Columns to Characters: The Presidency and the Press Enter the Digital Age

Columns to Characters: The Presidency and the Press Enter the Digital Age

Columns to Characters: The Presidency and the Press Enter the Digital Age

Columns to Characters: The Presidency and the Press Enter the Digital Age


The relationship between the presidency and the press has transformed—seemingly overnight—from one where reports and columns were filed, edited, and deliberated for hours before publication into a brave new world where texts, tweets, and sound bites race from composition to release within a matter of seconds. This change, which has ultimately made political journalism both more open and more difficult, brings about many questions, but perhaps the two most important are these: Are the hard questions still being asked? Are they still being answered?

In Columns to Characters, Stephanie A. Martin and top scholars and journalists offer a fresh perspective on how the evolution of technology affects the way presidents interact with the public. From Bill Clinton’s saxophone playing on the Arsenio Hall Show to Barack Obama’s skillful use of YouTube, Twitter, and Reddit as the first “social media president,” political communication appears to reflect the increasing fragmentation of the American public.

The accessible essays here explore these implications in a variety of real-world circumstances: the “narcotizing” numbness of information overload and voter apathy; the concerns over privacy, security, and civil liberties; new methods of running political campaigns and mobilizing support for programs; and a future “post-rhetorical presidency” in which the press is all but irrelevant. Each section of the book concludes with a “reality check,” a short reflection by a working journalist (or, in one case, a former White House insider) on the presidential beat.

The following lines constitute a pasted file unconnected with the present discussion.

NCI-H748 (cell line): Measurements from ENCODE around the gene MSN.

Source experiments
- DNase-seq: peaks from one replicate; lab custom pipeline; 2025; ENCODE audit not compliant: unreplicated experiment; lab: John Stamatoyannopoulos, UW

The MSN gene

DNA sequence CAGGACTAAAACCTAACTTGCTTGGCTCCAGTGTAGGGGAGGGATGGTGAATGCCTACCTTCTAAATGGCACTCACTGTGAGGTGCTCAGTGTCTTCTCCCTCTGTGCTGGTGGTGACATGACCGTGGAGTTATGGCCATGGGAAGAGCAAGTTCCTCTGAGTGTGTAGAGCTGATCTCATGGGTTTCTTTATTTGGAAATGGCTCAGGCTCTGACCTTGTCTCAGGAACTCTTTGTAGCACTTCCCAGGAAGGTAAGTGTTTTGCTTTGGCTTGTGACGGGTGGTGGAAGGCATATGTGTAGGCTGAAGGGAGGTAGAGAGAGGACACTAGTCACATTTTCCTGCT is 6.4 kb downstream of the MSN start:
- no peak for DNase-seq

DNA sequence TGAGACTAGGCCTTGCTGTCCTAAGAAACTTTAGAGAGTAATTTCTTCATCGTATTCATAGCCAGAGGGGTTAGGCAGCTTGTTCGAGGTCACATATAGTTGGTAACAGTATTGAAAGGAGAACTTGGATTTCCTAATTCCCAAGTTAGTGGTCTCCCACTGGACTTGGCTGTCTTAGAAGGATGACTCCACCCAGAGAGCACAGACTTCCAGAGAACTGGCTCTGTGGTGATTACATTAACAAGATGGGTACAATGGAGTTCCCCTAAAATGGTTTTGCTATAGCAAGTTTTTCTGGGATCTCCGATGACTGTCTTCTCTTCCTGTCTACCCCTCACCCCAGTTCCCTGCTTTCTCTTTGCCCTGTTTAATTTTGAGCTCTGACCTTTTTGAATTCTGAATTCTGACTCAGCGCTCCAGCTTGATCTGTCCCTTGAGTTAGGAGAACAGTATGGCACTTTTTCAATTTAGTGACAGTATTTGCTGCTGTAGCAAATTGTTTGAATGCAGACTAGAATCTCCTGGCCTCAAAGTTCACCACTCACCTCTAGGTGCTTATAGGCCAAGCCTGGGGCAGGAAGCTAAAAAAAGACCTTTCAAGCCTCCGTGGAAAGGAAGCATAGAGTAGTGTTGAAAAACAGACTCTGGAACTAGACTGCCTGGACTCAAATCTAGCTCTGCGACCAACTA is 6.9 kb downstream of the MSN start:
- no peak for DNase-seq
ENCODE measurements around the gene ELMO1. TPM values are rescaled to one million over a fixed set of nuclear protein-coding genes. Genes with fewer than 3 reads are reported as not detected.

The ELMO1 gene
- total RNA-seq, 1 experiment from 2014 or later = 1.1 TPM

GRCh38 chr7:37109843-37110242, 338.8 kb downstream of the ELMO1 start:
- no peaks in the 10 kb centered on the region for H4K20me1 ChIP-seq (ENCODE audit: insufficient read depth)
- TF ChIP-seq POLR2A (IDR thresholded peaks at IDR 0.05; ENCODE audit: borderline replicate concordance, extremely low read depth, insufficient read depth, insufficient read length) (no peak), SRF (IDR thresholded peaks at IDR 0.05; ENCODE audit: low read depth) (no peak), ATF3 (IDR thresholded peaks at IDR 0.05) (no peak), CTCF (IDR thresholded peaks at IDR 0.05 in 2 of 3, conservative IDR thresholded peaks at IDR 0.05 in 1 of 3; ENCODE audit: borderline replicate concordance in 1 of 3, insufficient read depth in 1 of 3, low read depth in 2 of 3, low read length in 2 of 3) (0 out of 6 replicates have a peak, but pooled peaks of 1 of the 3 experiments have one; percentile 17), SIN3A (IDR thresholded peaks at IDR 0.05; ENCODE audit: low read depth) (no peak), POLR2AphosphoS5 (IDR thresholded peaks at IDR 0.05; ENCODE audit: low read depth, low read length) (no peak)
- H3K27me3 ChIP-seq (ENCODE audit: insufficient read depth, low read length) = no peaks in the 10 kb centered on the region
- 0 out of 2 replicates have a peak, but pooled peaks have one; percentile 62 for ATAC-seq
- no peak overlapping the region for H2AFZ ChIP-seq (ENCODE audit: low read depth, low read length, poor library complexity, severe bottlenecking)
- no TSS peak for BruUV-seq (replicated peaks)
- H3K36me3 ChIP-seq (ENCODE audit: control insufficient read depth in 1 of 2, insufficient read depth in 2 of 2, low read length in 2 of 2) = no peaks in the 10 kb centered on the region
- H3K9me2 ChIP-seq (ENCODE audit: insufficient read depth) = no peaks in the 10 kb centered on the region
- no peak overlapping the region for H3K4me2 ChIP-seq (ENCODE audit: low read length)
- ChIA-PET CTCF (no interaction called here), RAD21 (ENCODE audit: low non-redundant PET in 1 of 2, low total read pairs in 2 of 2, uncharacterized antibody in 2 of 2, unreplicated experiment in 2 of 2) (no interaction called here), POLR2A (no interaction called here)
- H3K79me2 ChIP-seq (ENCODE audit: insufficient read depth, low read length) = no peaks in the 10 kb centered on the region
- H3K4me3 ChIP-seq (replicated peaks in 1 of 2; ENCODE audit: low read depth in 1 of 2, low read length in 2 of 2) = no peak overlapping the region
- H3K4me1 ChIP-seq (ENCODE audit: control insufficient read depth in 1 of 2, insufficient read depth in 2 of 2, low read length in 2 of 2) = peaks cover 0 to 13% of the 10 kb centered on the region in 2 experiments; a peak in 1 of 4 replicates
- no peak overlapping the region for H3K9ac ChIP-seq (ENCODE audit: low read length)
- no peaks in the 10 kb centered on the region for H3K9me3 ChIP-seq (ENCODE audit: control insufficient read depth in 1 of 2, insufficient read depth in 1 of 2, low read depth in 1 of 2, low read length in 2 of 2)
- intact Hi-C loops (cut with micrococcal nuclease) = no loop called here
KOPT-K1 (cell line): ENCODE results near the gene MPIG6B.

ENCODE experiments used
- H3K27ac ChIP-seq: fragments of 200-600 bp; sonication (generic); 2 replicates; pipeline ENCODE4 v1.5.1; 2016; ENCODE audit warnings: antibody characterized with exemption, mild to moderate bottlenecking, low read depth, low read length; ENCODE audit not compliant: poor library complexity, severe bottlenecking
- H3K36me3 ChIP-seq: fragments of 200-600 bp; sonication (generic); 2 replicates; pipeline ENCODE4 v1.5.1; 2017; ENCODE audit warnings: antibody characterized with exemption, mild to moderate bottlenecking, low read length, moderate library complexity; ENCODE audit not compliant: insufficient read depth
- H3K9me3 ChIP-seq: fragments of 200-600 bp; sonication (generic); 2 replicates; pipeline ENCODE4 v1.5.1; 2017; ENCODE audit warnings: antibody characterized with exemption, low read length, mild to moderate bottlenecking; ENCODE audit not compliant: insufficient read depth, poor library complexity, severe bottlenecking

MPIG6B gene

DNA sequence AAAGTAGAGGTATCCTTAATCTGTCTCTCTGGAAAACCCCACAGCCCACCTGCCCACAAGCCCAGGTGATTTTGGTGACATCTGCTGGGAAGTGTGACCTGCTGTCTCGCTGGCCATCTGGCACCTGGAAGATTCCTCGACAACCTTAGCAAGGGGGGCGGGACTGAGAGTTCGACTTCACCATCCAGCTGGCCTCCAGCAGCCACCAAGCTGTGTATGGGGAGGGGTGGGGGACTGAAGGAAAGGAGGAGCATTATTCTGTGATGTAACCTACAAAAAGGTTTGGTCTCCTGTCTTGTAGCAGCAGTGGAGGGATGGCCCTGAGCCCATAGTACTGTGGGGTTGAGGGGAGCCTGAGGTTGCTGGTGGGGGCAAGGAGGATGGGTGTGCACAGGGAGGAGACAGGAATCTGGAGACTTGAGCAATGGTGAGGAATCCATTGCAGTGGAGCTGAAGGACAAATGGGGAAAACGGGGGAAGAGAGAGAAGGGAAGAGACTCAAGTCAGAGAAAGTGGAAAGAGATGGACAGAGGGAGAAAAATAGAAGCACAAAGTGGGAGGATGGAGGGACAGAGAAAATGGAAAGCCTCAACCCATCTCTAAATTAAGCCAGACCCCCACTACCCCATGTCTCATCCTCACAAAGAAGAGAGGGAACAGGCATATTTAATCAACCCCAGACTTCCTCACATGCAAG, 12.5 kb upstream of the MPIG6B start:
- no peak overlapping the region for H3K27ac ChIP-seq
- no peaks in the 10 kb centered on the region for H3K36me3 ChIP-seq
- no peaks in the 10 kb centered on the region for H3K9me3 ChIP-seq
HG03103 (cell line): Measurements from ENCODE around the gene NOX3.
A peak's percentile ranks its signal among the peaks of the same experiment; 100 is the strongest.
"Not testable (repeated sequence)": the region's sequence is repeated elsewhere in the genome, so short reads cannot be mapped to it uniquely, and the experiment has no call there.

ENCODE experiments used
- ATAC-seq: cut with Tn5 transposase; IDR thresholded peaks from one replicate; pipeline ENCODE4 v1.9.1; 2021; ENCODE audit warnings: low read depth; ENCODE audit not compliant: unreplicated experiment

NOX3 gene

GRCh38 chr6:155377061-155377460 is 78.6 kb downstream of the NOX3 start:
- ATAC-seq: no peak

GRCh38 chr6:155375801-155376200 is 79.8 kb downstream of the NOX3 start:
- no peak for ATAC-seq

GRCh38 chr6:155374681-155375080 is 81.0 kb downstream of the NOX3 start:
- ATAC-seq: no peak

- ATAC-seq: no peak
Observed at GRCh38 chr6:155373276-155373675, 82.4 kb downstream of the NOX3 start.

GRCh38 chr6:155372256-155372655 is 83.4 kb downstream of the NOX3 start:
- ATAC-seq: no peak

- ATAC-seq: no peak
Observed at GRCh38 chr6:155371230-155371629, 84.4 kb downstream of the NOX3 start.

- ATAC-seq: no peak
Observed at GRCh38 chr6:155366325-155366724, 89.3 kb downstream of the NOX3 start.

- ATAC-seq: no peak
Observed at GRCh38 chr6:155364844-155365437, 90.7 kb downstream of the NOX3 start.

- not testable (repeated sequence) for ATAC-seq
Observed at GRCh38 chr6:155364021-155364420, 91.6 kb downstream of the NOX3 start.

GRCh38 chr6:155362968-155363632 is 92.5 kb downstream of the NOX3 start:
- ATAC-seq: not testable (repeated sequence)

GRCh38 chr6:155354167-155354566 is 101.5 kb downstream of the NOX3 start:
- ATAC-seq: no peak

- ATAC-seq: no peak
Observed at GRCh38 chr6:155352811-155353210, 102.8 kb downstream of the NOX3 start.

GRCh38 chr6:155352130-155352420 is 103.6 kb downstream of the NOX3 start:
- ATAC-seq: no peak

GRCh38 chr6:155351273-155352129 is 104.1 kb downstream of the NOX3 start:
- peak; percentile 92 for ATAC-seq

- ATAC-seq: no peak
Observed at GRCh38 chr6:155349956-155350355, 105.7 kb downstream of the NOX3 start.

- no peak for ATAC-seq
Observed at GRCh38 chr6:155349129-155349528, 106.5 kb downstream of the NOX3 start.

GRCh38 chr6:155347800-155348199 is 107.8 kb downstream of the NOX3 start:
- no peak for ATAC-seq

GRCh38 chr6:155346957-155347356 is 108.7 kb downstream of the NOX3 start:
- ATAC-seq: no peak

STEPHANIE A. MARTIN is an assistant professor in the department of communication and public affairs at Southern Methodist University.


Peter Baker

A few days after delivering his final State of the Union address in the majestic chamber of the House of Representatives in January 2016, President Barack Obama sat down to deliver his message in a different fashion. He sat down for an interview with a young man named Adande Thorne, a self-described “time traveler” and “professional cuddler” who hosted a popular YouTube channel under the screen name sWooZie. SWooZie asked about race relations and terrorism but then veered into a series of questions that presidents do not often get asked.

“If you had to pick from one of these ‘Star Wars’ characters, who would you be?” sWooZie asked.

Obama didn’t hesitate. “I’ve got to go with Han Solo,” he said. “He’s a little bit of a rebel.”

SWooZie then showed the president a drawing of two dogs, one with pants covering all four legs and another with the pants covering just the hind legs. “If you had to pick a pair of pants for your dog, a or B?” he asked.

With the same studious demeanor he used to discuss health care, Obama pointed to the dog with just two legs covered. “You’ve got to go with this,” he said. Pointing to the other one, he added, “This, I think, it’s a little too conservative. a little too much. Too much fabric.”

The evolution of technology has transformed the way presidents interact with the public. For decades they have searched for ways to bypass the filter of the mainstream media and communicate directly . . .

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